Stock Market News for March 2005

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A Month - End Surge Despite Earlier Jitters
Despite an impressive list of pro-growth initiatives that should have cheered investors, President Bush's State of The Union address did not provide an antidote to the anxiety that continued to plague the markets throughout February. The month concluded on a more positive note after a Government report revealed that consumer prices rose less in January than had been forecasted earlier.

Although investor sentiment remained negative, some Wall Street gurus believe that the market is overly nervous--stirred up by some of the political issues that the President proposes to address. The bulls believe that the President's ambitious economic agenda, though consistently pro-growth, contains proposals that augur some major changes, and that the markets tend to prefer stability over change - even positive change. They suggest that this fear of change - especially Social Security reform - has cast a pall over news that would be a positive boost to investor confidence under any other circumstances.

Inflation Jitters Soothed
The bulls believe their optimism is shared by big business. They are cheered by the recent flurry of merger announcements from leading corporations in a variety of industry sectors-merger proposals that include Proctor and Gamble acquiring Gillette and SBC acquiring AT&T. They contend that executives at major companies don't embark on big deals like these unless they are reasonably confident in the overall economy. However, it took the consumer price index (CPI) month-end data for January to give the moribund market a boost, as shares gained on the news that the CPI numbers indicated that the Federal Reserve would not need to accelerate interest rate increases to keep inflation at bay. With inflation jitters soothed - for the moment - analysts gave a sigh of relief. Moderate interest rates help buoy the markets.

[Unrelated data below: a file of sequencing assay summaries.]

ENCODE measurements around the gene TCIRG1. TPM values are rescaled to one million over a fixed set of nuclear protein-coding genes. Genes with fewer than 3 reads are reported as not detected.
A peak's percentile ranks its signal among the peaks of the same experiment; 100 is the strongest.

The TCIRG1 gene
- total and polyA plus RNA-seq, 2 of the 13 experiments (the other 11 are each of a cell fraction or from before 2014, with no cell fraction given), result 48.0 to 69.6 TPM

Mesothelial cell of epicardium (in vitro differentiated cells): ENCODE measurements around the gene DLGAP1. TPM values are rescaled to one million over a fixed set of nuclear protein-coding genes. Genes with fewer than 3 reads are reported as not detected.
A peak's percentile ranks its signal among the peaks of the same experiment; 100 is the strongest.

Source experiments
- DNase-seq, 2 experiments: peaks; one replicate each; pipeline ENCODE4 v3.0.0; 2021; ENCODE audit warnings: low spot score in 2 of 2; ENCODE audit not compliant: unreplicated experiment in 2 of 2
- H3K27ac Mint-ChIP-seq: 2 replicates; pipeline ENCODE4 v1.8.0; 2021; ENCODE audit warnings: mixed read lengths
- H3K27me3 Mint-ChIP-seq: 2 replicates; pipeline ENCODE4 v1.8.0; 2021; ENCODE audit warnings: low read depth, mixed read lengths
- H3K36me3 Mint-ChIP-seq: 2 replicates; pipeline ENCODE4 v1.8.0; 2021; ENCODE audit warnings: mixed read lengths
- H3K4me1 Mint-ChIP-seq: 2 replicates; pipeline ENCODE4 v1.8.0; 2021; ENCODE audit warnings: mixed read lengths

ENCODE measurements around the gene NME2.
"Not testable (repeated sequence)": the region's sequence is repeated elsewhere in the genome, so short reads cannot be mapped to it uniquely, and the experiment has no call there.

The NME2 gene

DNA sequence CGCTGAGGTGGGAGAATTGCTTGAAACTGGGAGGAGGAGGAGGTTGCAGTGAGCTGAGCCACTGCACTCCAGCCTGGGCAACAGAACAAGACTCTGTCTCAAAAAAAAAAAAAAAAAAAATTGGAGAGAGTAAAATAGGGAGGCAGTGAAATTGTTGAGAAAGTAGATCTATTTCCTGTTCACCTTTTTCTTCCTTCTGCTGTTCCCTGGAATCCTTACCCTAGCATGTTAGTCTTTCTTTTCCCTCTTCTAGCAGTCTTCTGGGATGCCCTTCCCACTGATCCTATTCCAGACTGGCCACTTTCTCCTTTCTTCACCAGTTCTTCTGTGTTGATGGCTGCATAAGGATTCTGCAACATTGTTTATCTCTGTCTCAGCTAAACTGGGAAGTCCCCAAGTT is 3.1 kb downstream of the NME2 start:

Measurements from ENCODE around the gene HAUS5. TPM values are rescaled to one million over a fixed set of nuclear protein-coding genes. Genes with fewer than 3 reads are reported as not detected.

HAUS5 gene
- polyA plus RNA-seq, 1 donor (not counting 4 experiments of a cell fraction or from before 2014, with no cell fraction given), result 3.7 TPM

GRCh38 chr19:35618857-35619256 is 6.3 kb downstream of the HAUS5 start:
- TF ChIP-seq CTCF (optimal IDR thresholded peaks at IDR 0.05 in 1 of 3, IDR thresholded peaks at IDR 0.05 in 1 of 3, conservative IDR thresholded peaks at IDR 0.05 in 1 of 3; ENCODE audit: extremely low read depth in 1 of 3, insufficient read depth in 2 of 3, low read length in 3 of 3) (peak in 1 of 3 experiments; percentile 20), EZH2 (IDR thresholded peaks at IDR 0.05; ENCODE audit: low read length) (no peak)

For their part, the bears regarded the Federal Reserve Chairman's inability to explain why longer-term interest rates remain low as a bad portent. Noting, in remarks delivered in mid-February, that "Other things being equal, increasing short-term interest rates are normally accompanied by a rise in longer-term yields," Federal Reserve Chairman Greenspan defined the current longer-term rates situation as a "conundrum."

In response to his comments, many analysts advised caution and suggested that when Greenspan is at a loss to explain why the rates remain so low, investors should play it safe. Greenspan's "conundrum" was a "red flag" for many mutual fund managers who, made wary at the suggestion that their asset prices may be aberrant, began backing away from long-term investments.

Reform Urged
Calls for reform certainly seemed to be in the air in February. Investors with positions in energy companies should be aware of a report "In Search of Reasonable Certainty; Oil and Gas Reserves Disclosure" released in February by a prominent energy research firm. This lengthy document calls for major reform in the way that oil companies account for their oil and gas reserves. The report, issued by the well-respected Cambridge Energy Research Associates, urges the Securities and Exchange Commission (SEC) to update the disclosure rules to reflect technological advances in exploration activities and the impact of non-traditional sources of oil - like oil sands or gas-to-liquid and deep water drilling - that cannot be accurately assessed under the current regulations. The current SEC guidelines, which have been in place since 1978, also preceded major technological advances that permit oil and gas companies to conduct deep-water drilling. The Cambridge report, which was funded by some 30 oil companies, investment groups, and law firms, as well as auditors and accounting firms, noted that the energy industry will need an estimated $6 trillion over the next 25 years to finance projects to meet increasing consumption. The report stated that sustaining the confidence of the financial markets is crucial to the oil companies' future funding efforts, and that accurate data on reserves is key. The recommendations come on the heels of last year's SEC investigation of the Royal Dutch/Shell Group, following a sharp downward revision in the company's stated proven reserves.

Perhaps March will bring resolution to Greenspan's "conundrum" and more reassurance for investors who stay the course. The partisan debate over President Bush's Social Security reform looks certain to stir up more anxiety... but as old Wall Street hands love to say, "bull markets climb a wall of worry."


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